Even as Russia hammers eastern Ukraine with heavy artillery, it is cementing its grip on the south, saying it has restored roads, rails and a vital freshwater canal that could help it claim permanent dominance over the region.
Expanding Russian infrastructure in the occupied south could allow Moscow to fortify a “land bridge” between Russia and Crimea and continue its efforts to assert control through the introduction of Russian currency and the appointment of proxies.
Russian Defense Minister Sergei K. Shoigu said on Tuesday that the military, together with Russian Railways, had repaired about 750 miles of track in southeastern Ukraine and set conditions for that the traffic flows from Russia via the Ukrainian region of Donbass to the occupied territory in Kherson and Crimea.
Mr Shoigu also said water was flowing back to Crimea through the North Crimean Canal – an important source of fresh water that Ukraine cut off in 2014 after the Kremlin annexed the peninsula. Mr Shoigu said car traffic was now open between “mainland” Russia and Crimea.
Mr. Shoigu’s claims about the restored roads and railways could not immediately be verified.
Satellite images reviewed by The New York Times showed water flowing through parts of the channel in Crimea that were dry until March. Russian engineers blasted a blockage in the canal in late February, days after Russian forces invaded Ukraine. Ukrainian officials did not immediately comment on Wednesday.
The North Crimean Canal, a 250-mile-long engineering marvel built under the Soviet Union, had carried water from the Ukrainian Dnipro to the arid Crimean Peninsula until President Vladimir V. Putin s seized it in 2014.
After the annexation of Crimea, Ukraine threw bags of sand and clay into the canal to prevent the Russian occupiers from taking advantage of the precious fresh water.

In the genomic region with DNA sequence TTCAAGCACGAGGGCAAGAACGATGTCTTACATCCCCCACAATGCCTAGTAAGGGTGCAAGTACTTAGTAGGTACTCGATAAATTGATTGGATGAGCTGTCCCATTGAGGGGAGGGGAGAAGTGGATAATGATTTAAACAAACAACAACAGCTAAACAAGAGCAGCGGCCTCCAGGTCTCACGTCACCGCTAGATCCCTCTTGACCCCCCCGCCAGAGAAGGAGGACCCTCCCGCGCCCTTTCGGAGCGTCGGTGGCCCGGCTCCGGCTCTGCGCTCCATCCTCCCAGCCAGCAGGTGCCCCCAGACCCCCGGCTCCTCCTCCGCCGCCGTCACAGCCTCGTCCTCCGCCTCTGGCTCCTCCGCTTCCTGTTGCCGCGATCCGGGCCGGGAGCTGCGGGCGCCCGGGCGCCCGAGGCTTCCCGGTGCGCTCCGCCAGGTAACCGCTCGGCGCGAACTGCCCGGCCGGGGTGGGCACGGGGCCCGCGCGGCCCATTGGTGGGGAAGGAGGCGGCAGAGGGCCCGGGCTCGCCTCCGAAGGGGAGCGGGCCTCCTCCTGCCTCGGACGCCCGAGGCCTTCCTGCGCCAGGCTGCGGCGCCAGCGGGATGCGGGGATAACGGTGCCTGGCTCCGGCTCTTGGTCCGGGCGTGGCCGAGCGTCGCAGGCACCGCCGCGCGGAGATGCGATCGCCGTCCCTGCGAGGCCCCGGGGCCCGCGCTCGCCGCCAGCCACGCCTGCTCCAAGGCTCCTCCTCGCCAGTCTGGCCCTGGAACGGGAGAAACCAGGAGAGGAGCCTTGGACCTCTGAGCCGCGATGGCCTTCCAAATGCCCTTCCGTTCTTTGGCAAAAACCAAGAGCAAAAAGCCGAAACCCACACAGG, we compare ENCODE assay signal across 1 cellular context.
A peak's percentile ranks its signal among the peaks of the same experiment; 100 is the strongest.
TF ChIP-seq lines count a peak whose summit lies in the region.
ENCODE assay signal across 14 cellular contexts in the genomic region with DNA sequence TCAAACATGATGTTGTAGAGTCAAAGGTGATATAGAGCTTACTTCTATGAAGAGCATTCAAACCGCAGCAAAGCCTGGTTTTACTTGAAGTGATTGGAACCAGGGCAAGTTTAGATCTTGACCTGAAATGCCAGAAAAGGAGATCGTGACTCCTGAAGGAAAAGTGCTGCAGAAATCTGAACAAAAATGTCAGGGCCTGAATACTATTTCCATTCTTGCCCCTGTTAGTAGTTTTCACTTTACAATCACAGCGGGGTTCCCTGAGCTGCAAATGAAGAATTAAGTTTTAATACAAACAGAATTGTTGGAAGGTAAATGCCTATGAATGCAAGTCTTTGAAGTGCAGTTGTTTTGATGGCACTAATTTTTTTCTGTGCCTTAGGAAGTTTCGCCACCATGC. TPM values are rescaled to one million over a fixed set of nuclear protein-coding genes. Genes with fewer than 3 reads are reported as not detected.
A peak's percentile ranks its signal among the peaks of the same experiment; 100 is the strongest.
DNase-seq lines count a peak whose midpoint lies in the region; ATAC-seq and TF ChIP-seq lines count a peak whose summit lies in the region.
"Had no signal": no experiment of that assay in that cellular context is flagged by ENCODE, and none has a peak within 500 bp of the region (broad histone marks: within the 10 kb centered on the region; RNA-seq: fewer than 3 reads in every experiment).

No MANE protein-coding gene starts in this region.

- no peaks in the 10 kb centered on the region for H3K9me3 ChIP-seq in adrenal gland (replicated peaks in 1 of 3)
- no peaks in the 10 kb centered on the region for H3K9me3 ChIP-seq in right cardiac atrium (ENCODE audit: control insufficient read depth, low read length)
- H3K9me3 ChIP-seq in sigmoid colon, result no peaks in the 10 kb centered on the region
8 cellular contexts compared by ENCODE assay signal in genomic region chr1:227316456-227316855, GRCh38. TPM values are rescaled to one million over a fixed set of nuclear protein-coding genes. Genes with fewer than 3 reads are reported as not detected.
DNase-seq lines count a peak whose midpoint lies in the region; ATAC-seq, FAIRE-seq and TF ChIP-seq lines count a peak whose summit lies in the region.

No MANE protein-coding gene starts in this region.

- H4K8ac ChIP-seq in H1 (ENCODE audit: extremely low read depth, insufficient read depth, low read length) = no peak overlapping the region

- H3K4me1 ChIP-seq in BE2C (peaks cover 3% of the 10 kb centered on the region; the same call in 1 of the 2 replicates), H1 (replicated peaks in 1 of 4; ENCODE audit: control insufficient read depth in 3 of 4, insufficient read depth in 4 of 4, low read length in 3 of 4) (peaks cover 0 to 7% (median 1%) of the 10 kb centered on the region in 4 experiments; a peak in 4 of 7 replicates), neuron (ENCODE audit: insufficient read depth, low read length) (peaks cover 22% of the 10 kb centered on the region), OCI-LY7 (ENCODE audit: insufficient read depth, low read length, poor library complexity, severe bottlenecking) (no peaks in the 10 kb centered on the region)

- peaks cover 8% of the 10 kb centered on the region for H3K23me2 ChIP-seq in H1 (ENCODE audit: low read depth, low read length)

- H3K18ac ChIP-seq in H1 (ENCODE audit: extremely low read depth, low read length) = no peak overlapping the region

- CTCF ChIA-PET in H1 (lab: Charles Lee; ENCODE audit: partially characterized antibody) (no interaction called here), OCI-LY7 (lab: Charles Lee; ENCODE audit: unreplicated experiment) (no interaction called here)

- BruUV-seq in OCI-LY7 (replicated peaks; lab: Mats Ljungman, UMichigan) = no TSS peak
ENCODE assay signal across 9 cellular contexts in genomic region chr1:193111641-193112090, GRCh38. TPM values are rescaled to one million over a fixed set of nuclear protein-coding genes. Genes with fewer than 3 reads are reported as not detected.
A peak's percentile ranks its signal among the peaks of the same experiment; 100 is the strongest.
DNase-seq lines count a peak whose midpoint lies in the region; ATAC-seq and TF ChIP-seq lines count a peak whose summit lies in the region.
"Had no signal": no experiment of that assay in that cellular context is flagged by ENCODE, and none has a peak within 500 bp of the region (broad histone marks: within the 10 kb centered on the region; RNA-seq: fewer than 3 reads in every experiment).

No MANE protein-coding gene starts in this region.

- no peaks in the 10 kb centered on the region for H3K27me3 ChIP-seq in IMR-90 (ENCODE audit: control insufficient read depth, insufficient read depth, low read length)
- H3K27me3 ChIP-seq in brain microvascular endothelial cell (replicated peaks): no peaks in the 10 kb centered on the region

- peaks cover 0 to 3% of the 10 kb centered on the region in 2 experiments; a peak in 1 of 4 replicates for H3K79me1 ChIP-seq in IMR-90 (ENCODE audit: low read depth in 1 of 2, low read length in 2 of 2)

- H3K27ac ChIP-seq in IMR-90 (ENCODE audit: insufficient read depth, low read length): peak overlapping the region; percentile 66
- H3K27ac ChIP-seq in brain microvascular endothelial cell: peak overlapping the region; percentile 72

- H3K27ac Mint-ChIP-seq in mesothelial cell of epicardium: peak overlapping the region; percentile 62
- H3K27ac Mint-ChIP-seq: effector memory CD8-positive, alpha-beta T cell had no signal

Instead of flowing towards the Crimea, the canal was used to irrigate melon fields and peach orchards in Ukraine’s Kherson region to the north.
Ukrainian officials have said cutting off the water is one of the few levers at their disposal to inflict pain on Russia without resorting to military force.
For the Kremlin, the blockage represented a vexing and costly infrastructure challenge, with Crimean residents suffering from chronic water shortages and occasional cuts at the tap.
When Mr Putin massed troops on the Ukrainian border last year, some analysts speculated that the canal was one of the prizes the Kremlin wanted.
Even as Russia sought to tighten its control in the south this week, a clandestine battle erupted inside the occupied regions, involving Kremlin loyalists, Russian occupying forces, Ukrainian partisans and the Ukrainian military. .
On Tuesday, Ukrainian media released a video of what it said was an explosion at a cafe in the occupied city of Kherson that had been used as a gathering place for people collaborating with Russian forces. Russian state media described it as an act of “terror”.
It was the latest in a series of attacks targeting Russian supporters and proxies. It came amid reports – mostly impossible to independently verify – of Ukrainian guerrillas blowing up bridges, targeting railway lines used by Russian forces and killing Russian soldiers on patrol.
Oleksiy Arestovych, an adviser to the Ukrainian president, said there was a targeted guerrilla movement operating in the south. “Fans are fighting very actively,” he said on his YouTube channel.
In the east, where the two armies are fighting for control, Ukrainian officials were considering whether to withdraw their forces to the town of Sievierodonetsk, the last major pocket of Ukrainian resistance in the Luhansk region.
Sievierodonetsk has been ravaged by weeks of Russian bombardment, and Ukrainian President Volodymyr Zelensky on Monday called the city and its neighbor Lysychansk “ghost towns”, physically destroyed and almost empty of civilians.
“The fighting is still raging and no one is going to abandon the city, even if our military has to retreat to stronger positions,” Serhiy Haidai, Ukraine’s military governor of the Luhansk region, told Ukrainian television, according to Reuters.